Although the Arts Centre is just over 30 years old, many changes have been introduced into the Fire and Building Codes since the building was first opened. Recognizing that the newer designs called for in the current codes afford increased protection, the Arts Centre Management has added or upgraded railings, throughout public areas of the Arts Centre and at emergency exits. Stair tread markings have been improved to offer better visibility, and the entrance to the Cohn Theatre has been modified to facilitate emergency egress.

The Arts Centre responded to province-wide concerns, about the dangers of working at heights, and purchased a new hoist. Not only does it permit Arts Centre staff and visiting productions to more safety prepare the theatres for performances, the hoist is also available to our students as they carry-out the backstage work associated with our student theatre productions.

The Arts Centre also hosted a very successful Rigging Safety Workshop. This Workshop provided an opportunity for our technical staff, as well as those from performing arts organizations across the region, to learn more about this highly specialized field from an internationally recognized expert.

And in a quiet and unassuming way, the Management and staff, conscientiously care for the comfort and safety of the thousands of people who visit the Arts Centre each year.

The Environmental Health and Safety Committee wishes to recognize these efforts by awarding the 2002-2003 Environmental Health and Safety Award to the Management and Staff of the Dalhousie Arts Centre.

2001-2002: Facilities Management

Facilities Management in recognition of significant accomplishments in Construction Safety

Over the past several years, Dalhousie has been involved in major construction at a level not seen for several decades. Historically, this type of heavy construction has been notoriously dangerous. Although in recent years, the industry's safety performance has improved, both in Nova Scotia and across the country, heavy construction remains a dangerous activity and serious accidents continue to injure, disable and occasionally kill construction workers.

Shortly after the amalgamation with the former TUNS, Dalhousie embarked on a building program which has seen the University successfully renovate the heritage Morray Apartment Building and link it to the H.R. Theakston Building, to create a major new teaching space on the Sexton campus. While that project was underway, the University fast-tracked the construction of a major, state-of-the-art building to house the Faculty of Computer Sciences. Within the last few weeks, the University opened yet another new building - the Marion McCain Arts and Social Sciences Building. As well as accommodating the Dean and most of the departments which comprise the Faculty, the building includes 27 classrooms and seminar rooms which will make it a major centre for teaching.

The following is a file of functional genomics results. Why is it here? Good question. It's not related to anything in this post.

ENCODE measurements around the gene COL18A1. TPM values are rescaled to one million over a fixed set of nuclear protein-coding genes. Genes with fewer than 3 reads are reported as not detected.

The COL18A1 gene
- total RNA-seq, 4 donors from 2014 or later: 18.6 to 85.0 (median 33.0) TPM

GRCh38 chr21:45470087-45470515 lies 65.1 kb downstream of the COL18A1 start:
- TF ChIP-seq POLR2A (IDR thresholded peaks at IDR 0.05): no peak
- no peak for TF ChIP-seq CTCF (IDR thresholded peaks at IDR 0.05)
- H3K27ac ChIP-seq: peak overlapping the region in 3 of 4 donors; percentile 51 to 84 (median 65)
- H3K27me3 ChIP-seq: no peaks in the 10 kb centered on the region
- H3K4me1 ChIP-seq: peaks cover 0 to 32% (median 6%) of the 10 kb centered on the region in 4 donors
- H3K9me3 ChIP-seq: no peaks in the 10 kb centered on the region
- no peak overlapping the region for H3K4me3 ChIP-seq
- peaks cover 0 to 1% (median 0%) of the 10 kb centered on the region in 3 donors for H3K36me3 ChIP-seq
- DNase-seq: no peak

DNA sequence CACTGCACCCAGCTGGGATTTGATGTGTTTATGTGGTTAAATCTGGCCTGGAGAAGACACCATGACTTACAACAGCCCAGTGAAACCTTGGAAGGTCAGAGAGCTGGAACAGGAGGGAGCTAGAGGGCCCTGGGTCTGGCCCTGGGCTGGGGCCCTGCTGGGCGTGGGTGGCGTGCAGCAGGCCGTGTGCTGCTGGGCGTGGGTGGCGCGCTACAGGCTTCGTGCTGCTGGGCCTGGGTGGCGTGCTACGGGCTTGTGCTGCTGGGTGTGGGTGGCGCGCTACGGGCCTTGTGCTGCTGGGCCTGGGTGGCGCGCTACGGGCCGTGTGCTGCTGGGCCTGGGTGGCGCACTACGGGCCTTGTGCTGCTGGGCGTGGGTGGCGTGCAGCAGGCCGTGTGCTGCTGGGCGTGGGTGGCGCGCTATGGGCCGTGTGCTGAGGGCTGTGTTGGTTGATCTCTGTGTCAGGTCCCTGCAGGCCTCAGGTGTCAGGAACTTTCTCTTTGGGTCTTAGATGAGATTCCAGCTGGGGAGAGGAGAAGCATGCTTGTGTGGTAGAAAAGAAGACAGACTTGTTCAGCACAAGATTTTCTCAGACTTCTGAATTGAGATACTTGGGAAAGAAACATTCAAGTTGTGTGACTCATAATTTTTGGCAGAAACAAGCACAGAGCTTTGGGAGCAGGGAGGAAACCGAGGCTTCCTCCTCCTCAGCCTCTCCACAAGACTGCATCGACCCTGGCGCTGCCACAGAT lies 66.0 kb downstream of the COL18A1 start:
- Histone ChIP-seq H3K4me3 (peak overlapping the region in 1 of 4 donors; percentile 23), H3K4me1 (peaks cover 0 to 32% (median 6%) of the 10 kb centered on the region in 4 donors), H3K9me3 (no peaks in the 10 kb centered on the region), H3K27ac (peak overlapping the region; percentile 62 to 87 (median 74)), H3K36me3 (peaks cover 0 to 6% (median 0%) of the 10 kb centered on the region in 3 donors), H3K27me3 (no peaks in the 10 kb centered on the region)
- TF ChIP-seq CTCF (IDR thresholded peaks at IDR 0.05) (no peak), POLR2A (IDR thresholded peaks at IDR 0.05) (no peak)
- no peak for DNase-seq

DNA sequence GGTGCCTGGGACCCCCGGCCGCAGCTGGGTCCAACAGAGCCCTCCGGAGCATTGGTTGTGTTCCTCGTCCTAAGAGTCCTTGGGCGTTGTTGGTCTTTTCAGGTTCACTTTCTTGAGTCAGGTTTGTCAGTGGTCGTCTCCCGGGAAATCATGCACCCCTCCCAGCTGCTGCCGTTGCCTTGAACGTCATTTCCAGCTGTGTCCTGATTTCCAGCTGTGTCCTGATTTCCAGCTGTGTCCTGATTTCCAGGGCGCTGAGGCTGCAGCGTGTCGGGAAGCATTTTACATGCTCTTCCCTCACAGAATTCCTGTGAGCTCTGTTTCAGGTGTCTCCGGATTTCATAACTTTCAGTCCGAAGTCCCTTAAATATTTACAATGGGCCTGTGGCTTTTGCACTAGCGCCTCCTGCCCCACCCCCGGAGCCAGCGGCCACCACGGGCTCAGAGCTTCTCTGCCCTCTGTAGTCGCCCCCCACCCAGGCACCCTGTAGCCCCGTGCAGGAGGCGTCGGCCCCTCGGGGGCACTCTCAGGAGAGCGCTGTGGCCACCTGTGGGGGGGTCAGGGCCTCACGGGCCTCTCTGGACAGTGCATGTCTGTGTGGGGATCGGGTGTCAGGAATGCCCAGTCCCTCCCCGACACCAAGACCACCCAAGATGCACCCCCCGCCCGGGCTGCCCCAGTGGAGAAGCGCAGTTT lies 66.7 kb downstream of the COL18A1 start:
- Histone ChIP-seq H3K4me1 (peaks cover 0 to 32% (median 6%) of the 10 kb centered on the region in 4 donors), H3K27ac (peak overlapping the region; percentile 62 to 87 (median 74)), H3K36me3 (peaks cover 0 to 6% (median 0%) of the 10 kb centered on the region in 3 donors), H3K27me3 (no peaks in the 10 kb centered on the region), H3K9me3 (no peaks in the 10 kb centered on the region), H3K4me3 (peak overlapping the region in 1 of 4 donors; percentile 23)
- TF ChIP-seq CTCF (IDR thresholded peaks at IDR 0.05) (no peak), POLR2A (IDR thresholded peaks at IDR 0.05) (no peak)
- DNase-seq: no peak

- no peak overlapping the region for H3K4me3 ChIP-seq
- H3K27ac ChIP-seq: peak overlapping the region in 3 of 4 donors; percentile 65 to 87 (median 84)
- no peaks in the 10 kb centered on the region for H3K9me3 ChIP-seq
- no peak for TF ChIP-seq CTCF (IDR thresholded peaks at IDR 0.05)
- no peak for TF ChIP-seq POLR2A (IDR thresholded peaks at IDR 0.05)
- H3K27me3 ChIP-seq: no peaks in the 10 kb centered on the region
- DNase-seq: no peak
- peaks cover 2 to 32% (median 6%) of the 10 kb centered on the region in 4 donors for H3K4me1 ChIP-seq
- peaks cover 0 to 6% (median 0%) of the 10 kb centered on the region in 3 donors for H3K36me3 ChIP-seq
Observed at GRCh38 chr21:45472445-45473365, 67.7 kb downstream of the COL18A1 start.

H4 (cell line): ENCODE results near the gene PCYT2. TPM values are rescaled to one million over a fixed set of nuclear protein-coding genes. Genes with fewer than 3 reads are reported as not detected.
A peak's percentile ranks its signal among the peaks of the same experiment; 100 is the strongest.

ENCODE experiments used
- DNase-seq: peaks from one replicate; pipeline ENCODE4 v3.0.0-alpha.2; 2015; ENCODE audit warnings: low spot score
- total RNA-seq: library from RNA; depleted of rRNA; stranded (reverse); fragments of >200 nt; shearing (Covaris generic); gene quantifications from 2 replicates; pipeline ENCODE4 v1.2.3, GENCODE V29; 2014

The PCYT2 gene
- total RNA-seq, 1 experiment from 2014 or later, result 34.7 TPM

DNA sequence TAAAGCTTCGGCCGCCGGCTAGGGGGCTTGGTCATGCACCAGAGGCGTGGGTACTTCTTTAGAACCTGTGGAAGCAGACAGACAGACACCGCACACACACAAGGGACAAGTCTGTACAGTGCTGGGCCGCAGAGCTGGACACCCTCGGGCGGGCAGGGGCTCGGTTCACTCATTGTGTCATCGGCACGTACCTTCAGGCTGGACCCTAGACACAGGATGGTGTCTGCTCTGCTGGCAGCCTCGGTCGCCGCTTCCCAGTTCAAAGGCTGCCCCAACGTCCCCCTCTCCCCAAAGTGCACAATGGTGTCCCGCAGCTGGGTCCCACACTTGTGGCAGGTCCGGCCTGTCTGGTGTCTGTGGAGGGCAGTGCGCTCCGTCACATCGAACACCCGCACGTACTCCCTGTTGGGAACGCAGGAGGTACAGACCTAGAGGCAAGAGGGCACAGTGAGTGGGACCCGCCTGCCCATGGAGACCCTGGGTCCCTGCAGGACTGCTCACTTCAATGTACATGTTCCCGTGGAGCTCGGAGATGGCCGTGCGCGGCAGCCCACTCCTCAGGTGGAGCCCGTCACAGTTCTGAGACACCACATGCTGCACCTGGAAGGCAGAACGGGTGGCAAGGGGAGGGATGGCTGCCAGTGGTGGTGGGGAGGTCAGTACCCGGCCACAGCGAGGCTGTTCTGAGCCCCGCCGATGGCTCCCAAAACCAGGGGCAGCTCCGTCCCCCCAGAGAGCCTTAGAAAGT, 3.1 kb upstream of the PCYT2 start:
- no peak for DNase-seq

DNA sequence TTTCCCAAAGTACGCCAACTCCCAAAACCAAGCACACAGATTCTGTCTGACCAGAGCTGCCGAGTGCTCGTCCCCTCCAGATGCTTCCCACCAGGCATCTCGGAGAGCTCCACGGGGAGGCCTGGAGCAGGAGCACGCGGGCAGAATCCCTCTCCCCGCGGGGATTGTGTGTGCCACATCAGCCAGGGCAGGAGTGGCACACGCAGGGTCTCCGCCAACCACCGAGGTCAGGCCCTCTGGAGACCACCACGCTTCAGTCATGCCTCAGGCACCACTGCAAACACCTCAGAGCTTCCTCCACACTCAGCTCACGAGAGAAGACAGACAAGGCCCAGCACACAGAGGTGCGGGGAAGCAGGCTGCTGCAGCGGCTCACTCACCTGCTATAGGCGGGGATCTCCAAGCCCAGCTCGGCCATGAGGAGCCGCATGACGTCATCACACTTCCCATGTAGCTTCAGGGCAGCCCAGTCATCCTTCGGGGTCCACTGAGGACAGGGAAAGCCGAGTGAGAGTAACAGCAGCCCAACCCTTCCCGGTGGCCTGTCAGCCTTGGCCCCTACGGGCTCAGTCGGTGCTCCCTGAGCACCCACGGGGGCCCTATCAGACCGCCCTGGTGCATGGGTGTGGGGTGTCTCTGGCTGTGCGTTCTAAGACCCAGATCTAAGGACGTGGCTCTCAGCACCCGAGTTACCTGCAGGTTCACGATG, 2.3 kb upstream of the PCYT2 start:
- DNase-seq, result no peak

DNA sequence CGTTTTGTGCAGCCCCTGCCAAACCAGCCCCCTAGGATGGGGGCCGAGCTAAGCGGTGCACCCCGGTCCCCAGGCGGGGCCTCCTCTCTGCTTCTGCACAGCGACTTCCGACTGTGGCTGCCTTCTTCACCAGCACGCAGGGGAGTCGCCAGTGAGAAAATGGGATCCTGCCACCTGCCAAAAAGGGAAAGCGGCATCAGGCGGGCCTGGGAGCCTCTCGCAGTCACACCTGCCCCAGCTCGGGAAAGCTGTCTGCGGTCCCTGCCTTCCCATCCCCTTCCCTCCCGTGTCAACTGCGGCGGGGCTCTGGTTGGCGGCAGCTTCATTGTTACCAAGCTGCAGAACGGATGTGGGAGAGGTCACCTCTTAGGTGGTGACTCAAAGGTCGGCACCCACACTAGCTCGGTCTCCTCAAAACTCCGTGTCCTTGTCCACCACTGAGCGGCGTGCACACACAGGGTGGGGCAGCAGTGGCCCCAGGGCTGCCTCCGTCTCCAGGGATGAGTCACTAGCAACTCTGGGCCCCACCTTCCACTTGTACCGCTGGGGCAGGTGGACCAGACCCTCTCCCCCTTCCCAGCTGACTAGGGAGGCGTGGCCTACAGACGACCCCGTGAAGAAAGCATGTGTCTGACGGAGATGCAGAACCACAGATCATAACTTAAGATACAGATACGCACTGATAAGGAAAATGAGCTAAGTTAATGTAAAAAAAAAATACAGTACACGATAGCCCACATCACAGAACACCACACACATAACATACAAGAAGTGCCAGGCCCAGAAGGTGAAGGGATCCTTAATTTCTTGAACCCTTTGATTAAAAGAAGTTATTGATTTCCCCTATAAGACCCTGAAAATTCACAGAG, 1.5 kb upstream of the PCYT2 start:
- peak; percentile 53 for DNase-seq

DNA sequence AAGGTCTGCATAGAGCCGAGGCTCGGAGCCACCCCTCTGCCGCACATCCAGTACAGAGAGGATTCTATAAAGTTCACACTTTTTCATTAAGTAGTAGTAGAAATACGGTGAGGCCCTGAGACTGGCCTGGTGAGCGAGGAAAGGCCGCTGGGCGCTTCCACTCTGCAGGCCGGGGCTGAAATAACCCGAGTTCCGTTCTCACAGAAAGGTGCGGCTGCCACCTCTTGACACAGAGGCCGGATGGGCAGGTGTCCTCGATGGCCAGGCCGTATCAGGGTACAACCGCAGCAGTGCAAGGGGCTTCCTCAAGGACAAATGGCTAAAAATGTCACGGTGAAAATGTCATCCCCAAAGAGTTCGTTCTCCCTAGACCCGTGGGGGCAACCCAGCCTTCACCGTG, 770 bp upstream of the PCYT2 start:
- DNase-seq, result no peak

In total, these projects represent an expenditure in the range of 35 million dollars and required almost 350,000 hours of labour. Despite the dangers involved, only 6 construction workers suffered work injuries that were serious enough to cause them to lose time from work. In none of these accidents did the workers suffer any continuing disability and each worker was subsequently able to return to work.

Responsibility for safety on a construction project is shared by the general contractor, the sub- contractors and the individual workers. But the general contractor carries a special responsibility for co-ordinating the activities of dozens of firms and hundreds of workers. Most organizations turn to outside general contractors when undertaking major construction efforts. But in each of these projects, Dalhousie chose to act as its own general contractor. The safe and successful completion of these projects is the result of the combined efforts of a number of people within Facilities Management.

The annual Environmental Health and Safety Awards were presented to three deserving recipients.
Josh Leon, dean of the Faculty of Engineering, for his leadership in integrating health and safety as part of the learning experience of the faculty’s students, and across the faculty in general.
Blaine Cleghorn, assistant dean, dental clinical sciences of the Faculty of Dentistry, for his contributions in communicating and developing and supporting programs for faculty, staff and students in health and safety.